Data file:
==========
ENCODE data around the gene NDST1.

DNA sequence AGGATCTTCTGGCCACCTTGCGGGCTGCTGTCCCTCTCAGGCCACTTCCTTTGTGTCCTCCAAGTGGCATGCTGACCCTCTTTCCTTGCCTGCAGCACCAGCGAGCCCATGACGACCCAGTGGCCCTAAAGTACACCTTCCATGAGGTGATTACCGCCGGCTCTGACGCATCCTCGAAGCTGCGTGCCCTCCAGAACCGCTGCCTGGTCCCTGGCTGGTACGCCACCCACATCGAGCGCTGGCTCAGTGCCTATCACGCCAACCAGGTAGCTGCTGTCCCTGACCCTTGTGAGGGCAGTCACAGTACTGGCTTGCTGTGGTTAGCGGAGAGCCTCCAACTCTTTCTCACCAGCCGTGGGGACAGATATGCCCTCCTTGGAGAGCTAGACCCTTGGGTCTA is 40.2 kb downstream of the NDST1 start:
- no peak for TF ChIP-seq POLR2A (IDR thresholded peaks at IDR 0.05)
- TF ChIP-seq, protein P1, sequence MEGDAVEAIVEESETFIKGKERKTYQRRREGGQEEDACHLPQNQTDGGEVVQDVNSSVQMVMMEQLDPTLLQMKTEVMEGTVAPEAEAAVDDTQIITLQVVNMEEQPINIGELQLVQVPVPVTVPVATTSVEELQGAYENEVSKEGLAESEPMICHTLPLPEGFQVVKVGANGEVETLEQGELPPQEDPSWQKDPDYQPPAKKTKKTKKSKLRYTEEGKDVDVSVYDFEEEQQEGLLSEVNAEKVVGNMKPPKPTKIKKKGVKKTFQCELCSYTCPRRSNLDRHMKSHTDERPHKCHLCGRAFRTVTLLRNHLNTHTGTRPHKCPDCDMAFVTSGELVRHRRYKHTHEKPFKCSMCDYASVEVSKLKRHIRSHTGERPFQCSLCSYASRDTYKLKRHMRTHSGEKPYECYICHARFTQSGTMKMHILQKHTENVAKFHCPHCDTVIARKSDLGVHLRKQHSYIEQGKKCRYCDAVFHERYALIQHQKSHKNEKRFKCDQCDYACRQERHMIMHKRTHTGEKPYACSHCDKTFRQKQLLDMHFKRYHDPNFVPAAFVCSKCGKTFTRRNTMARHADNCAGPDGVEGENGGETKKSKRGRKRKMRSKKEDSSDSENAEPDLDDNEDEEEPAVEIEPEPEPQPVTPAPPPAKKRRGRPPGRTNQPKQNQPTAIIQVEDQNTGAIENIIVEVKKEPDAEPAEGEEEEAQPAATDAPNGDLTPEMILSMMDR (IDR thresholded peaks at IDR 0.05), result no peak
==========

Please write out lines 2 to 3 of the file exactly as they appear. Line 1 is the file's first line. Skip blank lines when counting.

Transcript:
DNA sequence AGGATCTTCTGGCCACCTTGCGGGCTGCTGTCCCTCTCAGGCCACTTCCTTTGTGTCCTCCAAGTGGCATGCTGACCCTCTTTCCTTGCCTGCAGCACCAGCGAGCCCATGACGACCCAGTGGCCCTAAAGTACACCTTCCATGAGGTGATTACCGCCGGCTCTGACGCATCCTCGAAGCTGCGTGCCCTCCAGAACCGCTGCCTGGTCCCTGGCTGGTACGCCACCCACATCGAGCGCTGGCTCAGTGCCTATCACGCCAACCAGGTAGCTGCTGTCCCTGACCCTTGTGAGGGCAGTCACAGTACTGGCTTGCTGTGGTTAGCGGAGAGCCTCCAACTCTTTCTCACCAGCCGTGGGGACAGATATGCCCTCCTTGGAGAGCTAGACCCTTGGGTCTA is 40.2 kb downstream of the NDST1 start:
- no peak for TF ChIP-seq POLR2A (IDR thresholded peaks at IDR 0.05)